Okay. So all three to, I mentioned there. Disappear technology to technology could do more, maybe more effectively, efficiently lost to the more popular technology. Okay. But back net as used in a belt, 80% of new deployment in building our mission uses backnet, uh, Mo our understanding is close to about 65% of smart building automation system as used back then today.

They're not all over it or IP to be exact. They're all visual. But they may not be it. Great technology protocols, right? Uh, back net, putting short is just a language to allow us to machines, to talk to each other. Be we'll say, what's the temperature you're on you off. If you're not on, please turn on.

It's basically that simple. It's just the language. The top three problems in Dragnet. Uh, problem number one would be the backnet is designed with a broadcast in mind. Uh, when a, again, there are ways to not do this, but let me put it in Simple terms. When a thermostat detects a change in temperature, it sends the whole world.

My temperature is 21 degrees or 79 degrees. It sends to the entire world, even though only one other device really cares about it. Right. So if you go into a building with a thousand thermostats and all reporting a change of temperature every 15 seconds, well, you have a lot of problems, a lot of noise on the network.

So that's the number one problem. And when the systems are small, If we're in a room of 10 people and we're all shouting each other, we probably could have a conversation. It'd be difficult, but we can have a conversation, but you put yourself in an auditorium with a thousand people. We all talk to sent out that wouldn't work the same idea here.

So backnet systems, they kind of work, work, work. And then after that, I did kind of fall off a cliff. And one, one problem is day. I'm going to broadcast the number two problem, um, which is more of a human problem. Is that because backnet is an open protocol, it allows interoperability. So if I'm a building owner, On the university of pharma and airport, I don't have to lock myself down to one vendor, which is a beautiful thing in business.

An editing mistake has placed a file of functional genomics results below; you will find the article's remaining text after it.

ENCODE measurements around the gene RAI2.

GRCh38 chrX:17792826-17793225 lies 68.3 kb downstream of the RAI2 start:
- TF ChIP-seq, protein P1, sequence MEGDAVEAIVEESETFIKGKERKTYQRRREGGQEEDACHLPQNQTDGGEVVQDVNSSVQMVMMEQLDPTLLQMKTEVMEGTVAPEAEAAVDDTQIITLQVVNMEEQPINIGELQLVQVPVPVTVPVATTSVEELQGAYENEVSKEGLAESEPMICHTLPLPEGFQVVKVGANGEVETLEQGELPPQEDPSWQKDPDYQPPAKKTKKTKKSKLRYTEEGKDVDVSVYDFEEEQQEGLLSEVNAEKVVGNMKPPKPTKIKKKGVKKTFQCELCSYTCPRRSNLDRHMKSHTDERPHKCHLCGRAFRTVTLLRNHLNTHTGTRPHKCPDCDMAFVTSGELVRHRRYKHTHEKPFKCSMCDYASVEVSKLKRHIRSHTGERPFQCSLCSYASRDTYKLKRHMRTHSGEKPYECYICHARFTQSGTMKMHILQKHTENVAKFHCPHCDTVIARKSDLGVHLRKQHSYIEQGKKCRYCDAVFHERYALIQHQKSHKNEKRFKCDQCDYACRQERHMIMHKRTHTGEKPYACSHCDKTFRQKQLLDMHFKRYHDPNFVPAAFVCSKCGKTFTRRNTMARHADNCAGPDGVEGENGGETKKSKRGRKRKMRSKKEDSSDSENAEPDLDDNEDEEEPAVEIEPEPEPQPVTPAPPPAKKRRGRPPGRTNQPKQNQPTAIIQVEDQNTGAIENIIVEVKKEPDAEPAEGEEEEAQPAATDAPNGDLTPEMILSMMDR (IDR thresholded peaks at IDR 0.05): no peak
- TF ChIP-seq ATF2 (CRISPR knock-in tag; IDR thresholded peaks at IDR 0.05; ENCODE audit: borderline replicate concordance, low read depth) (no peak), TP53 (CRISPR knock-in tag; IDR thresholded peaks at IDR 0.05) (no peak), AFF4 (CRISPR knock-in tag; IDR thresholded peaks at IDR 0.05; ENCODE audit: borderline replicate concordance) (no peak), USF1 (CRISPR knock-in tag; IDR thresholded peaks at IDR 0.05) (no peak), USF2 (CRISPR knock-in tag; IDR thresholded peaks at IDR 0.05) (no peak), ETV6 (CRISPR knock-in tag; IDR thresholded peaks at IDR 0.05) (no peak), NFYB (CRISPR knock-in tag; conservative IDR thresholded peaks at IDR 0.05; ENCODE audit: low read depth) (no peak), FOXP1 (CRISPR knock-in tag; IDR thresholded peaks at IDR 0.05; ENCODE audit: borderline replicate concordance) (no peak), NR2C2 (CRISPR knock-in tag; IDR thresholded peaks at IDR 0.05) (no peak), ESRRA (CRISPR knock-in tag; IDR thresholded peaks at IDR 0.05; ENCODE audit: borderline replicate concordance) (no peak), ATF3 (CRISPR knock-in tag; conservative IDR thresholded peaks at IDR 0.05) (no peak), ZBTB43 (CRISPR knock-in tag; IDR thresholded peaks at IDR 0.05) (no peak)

So I'm going to say, okay, you know what, I'm going to use this company for that part. I'm going to use that company for this part, but I want all of you to talk to each other. Cause I want to have it on this pretty dashboard, Lucy, everything. I want to use my one front end tool to program everything. So you have multiple vendors coming in, putting in their things.

They do all talk to each other, but then, you know, James comes in, he puts in the device. uh, variable air volume, you know, a duck basically, and you're going to call a device one, two, three, and then me paying I come in tomorrow and I'm putting in a VAV variable air volume, uh, in the next room next to you.

And wow. I'm also going to call one, two, three, right? It's not your fault. It's not my fault, but now you go into the system, you say, Hey, one, two, three, are you on? And they're both reply to responses and responses. Um, so big problem. You don't know which one you can control. That's what we call a conflict in ID or a conflict in address.

Okay. That's a common problem. and it. Can cause serious, serious problem in your system. A Dar very, very hard to find. Cause if you leave and I leave now it, because we say, who is one, two, three, your software is going to report the last person that replied. Uh,